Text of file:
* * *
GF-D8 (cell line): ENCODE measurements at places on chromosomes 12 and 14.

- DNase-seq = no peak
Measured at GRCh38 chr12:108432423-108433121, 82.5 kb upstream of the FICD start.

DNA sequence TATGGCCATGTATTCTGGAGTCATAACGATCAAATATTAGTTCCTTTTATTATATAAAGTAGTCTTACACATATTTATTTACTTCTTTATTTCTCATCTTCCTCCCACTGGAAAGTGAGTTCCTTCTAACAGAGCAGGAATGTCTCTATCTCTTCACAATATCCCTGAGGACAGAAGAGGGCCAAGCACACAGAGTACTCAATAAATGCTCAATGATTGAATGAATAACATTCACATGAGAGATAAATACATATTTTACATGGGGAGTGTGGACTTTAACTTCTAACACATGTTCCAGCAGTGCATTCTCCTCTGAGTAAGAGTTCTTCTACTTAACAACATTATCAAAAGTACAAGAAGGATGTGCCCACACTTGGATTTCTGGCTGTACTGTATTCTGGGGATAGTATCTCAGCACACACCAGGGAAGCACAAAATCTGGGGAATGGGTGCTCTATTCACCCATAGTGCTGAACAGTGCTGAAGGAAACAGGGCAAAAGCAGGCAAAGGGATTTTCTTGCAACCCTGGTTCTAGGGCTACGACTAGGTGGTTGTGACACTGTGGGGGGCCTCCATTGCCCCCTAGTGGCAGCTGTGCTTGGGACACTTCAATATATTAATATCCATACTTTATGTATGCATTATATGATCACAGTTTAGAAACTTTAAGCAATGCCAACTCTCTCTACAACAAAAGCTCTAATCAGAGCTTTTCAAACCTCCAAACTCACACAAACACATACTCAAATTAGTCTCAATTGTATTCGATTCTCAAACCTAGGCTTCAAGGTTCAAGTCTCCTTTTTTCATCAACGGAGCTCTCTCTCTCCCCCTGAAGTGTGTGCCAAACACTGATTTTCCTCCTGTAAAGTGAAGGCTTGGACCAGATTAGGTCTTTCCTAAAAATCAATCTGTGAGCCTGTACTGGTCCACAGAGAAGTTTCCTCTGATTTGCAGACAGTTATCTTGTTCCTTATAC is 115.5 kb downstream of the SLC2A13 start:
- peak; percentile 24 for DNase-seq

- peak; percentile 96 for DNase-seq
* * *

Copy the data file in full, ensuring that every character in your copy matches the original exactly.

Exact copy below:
GF-D8 (cell line): ENCODE measurements at places on chromosomes 12 and 14.

- DNase-seq = no peak
Measured at GRCh38 chr12:108432423-108433121, 82.5 kb upstream of the FICD start.

DNA sequence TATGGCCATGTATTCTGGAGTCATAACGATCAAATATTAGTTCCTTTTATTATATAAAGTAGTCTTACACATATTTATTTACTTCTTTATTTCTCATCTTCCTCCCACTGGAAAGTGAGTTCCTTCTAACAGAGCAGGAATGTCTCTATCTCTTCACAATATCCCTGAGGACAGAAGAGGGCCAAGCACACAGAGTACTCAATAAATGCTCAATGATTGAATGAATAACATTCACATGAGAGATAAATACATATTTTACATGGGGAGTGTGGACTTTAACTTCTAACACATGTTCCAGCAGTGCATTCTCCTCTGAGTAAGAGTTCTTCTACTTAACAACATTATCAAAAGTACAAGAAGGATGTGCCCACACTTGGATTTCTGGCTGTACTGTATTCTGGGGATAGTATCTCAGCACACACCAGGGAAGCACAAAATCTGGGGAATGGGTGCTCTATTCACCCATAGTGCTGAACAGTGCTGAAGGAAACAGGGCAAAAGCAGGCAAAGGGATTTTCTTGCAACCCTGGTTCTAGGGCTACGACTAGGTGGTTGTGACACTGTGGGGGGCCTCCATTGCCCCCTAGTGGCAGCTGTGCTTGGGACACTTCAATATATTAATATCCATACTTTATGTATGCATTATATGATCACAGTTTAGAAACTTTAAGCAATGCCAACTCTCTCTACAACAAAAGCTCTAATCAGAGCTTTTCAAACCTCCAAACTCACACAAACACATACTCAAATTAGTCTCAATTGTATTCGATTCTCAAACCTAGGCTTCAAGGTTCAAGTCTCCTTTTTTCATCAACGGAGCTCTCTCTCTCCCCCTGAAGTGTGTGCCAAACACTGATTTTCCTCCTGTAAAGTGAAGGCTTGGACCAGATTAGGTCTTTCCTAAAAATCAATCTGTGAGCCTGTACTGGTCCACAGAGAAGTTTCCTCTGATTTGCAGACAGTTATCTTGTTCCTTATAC is 115.5 kb downstream of the SLC2A13 start:
- peak; percentile 24 for DNase-seq

- peak; percentile 96 for DNase-seq